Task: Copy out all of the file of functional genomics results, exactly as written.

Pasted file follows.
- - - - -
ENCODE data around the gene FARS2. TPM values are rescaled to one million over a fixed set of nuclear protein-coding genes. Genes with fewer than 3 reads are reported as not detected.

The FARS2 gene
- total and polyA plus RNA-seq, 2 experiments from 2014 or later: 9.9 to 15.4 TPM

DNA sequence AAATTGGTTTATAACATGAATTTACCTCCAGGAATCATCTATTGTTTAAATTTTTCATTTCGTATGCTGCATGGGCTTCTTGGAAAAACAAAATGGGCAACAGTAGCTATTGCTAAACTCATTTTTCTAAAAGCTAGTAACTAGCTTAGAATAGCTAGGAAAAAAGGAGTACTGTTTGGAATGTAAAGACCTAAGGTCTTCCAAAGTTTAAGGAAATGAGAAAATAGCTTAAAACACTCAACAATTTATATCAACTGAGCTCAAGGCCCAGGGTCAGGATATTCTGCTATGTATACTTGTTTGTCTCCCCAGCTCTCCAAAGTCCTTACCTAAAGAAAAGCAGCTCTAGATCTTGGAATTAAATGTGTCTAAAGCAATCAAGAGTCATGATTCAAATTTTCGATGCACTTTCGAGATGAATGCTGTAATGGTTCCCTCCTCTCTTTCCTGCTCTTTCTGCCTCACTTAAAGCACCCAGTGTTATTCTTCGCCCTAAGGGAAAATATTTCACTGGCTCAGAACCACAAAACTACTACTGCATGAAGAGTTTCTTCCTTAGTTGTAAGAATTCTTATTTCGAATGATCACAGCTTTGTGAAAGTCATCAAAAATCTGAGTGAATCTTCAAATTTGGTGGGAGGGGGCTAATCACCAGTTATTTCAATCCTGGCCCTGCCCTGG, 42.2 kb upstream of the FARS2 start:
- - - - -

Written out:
ENCODE data around the gene FARS2. TPM values are rescaled to one million over a fixed set of nuclear protein-coding genes. Genes with fewer than 3 reads are reported as not detected.

The FARS2 gene
- total and polyA plus RNA-seq, 2 experiments from 2014 or later: 9.9 to 15.4 TPM

DNA sequence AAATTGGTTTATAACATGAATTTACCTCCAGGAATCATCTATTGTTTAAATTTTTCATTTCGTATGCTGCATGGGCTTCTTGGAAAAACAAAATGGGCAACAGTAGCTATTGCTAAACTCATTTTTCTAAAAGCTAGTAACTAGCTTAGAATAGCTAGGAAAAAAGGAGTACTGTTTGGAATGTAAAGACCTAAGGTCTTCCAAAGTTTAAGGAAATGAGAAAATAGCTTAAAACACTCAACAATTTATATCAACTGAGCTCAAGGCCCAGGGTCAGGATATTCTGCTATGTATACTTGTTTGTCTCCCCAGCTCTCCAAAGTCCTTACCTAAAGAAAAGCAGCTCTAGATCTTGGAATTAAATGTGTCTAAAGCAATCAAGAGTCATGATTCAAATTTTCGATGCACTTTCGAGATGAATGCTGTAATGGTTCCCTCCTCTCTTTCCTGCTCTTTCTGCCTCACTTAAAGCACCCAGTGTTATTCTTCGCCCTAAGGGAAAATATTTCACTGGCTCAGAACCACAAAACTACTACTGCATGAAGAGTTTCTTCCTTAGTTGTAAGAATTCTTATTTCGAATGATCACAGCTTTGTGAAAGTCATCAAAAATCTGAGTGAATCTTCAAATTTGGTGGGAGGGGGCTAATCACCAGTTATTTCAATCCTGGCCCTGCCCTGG, 42.2 kb upstream of the FARS2 start: